Jarndyce says that Esther should call him her Guardian, and she gladly agrees, though she warns him, "I am afraid it will be a disappointment to you to know that I am not clever." He assures her that she is "quite clever enough for him," and proceeds to bestow nursery-rhyme nicknames on her: "Old Woman, and Little Old Woman, and Cobweb, and Mrs Shipton, and Mother Hubbard, and Dame Durden." All this is getting quite icky but fortunately the topic changes to Richard, who "must have a profession." Unfortunately, he says, as a ward in Chancery, "There will be a world more Wiglomeration about it." The word puzzles Esther, so Jarndyce explains that it is his word for bureaucracy, for government officials who wear wigs. The question of Richard's profession, he says, "will be vastly ceremonious, wordy, unsatisfactory, and expensive, and I call it, in general, Wiglomeration."
Then he asks Esther if there is anything she wants to ask him about herself. It's an opportunity to clear many things up that she, unfortunately for the impatient reader, doesn't take. "I am quite sure that if there were anything I ought to know, or had any need to know, I should not have to ask you to tell it to me." But in a novel in which so much unpleasantness is turned up because of the characters' curiosity, perhaps Esther is better off for not exercising hers.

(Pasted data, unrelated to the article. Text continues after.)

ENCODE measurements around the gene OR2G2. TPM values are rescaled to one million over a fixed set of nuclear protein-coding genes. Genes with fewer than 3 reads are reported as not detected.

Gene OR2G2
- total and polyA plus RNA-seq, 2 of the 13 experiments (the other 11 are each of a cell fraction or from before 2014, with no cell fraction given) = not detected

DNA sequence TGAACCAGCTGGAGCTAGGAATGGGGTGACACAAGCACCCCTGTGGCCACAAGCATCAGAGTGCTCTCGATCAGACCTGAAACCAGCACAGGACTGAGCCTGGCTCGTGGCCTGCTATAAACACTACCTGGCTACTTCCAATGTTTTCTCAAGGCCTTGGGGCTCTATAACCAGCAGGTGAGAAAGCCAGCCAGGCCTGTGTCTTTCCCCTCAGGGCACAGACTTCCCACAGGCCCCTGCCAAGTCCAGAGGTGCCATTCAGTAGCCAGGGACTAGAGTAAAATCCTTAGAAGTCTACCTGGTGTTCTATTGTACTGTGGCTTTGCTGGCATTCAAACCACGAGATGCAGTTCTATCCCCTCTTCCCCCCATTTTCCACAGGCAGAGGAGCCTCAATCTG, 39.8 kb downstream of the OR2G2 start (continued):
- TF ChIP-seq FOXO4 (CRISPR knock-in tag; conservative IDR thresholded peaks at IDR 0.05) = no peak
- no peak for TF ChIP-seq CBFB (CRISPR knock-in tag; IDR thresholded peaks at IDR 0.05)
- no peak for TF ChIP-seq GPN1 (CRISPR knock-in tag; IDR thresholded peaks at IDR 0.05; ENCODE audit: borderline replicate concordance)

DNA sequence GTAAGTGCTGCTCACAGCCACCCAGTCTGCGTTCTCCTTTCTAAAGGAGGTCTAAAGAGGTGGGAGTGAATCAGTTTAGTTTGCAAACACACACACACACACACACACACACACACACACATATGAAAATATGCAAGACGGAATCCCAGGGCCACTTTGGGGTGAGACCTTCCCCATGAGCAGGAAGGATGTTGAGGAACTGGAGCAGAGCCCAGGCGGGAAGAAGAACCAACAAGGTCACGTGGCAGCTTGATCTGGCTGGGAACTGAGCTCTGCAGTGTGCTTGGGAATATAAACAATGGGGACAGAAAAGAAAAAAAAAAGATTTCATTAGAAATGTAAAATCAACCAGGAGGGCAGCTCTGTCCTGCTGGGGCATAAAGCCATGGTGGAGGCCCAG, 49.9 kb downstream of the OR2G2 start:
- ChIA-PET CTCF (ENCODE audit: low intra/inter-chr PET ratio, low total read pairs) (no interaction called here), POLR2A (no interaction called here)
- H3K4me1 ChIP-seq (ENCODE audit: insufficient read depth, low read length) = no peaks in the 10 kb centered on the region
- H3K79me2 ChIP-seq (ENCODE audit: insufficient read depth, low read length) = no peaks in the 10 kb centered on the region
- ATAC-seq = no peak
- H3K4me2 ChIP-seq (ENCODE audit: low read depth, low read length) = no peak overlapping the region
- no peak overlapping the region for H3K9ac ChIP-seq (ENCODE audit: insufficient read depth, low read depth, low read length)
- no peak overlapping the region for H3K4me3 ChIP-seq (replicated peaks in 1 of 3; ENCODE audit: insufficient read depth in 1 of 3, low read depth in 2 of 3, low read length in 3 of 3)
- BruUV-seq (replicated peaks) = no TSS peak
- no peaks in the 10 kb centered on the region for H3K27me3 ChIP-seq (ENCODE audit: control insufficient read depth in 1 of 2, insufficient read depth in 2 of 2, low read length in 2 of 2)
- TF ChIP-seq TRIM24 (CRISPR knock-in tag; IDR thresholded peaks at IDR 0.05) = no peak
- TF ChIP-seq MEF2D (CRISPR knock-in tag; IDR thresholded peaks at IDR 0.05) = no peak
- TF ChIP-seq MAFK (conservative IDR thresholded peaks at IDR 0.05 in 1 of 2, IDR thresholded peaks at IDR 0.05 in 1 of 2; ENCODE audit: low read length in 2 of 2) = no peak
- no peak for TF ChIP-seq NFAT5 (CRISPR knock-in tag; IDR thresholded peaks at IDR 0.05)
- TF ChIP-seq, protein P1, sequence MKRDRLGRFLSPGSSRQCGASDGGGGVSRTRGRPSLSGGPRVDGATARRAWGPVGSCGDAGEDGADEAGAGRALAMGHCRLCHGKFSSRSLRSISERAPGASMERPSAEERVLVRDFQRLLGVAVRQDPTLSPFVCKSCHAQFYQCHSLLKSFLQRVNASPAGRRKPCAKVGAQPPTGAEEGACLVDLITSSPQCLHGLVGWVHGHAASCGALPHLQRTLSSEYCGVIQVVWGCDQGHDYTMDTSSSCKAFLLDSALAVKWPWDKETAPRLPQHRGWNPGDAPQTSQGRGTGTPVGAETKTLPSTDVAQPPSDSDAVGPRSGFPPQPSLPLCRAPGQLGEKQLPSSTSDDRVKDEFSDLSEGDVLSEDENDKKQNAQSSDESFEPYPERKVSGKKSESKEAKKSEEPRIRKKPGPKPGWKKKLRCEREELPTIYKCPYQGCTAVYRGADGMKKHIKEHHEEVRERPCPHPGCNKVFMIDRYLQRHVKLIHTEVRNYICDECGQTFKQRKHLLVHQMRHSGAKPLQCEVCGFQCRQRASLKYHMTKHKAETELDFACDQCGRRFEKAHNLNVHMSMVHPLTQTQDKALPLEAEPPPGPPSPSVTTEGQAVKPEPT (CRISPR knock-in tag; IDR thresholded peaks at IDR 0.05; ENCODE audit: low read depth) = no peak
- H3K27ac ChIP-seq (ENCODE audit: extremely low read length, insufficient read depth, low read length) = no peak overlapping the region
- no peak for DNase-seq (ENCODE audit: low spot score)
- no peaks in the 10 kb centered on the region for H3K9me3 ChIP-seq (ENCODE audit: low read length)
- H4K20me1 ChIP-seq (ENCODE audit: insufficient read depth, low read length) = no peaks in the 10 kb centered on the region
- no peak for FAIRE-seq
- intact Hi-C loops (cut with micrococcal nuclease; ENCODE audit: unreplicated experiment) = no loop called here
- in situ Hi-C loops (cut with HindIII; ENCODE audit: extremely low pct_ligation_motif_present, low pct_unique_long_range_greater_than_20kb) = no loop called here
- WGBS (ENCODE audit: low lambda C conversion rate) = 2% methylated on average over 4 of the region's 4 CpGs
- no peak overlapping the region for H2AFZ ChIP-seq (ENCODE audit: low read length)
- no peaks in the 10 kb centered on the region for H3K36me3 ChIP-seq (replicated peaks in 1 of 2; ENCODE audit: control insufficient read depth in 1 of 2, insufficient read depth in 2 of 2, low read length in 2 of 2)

Jarndyce is, as she learns, much sought after by charities and the sort of people like Mrs Jellyby who "form themselves into committees for getting in and laying out money." Dickens's satire on do-gooding bluestockings is a bit heavy-handed, and some of its targets are a bit obscure today, such as the high church movement's "Sisterhood of Mediæval Marys." And some of his targets smack of antifeminism, such as "the Woman of England, the Daughters of Britain, the Sisters of all the Cardinal Virtues separately, the Females of America, the Ladies of a hundred denominations." And here we're introduced to Mrs Pardiggle, who exploits her children as thoroughly as Mrs Jellyby ignores hers. Esther describes her as one of "the ladies who were most distinguished for their rapacious benevolence" -- a phrase that, though she mildly apologizes for it, seems to belong less to Esther than to the other narrative voice in the novel.
Mrs Pardiggle, "a formidable style of lady, with spectacles, a prominent nose, and a loud voice" (again, a rather un-Esther description) has "the effect of wanting a great deal of room ... for she knocked down little chairs with her skirts that were quite a great way off." She has as a train her five very resentful sons -- Egbert, Oswald, Francis, Felix, and Alfred -- all of whom have made charitable donations that they obviously resent: "The face of each child, as the amount of his contribution was mentioned, darkened in a peculiarly vindictive manner." She also proclaims,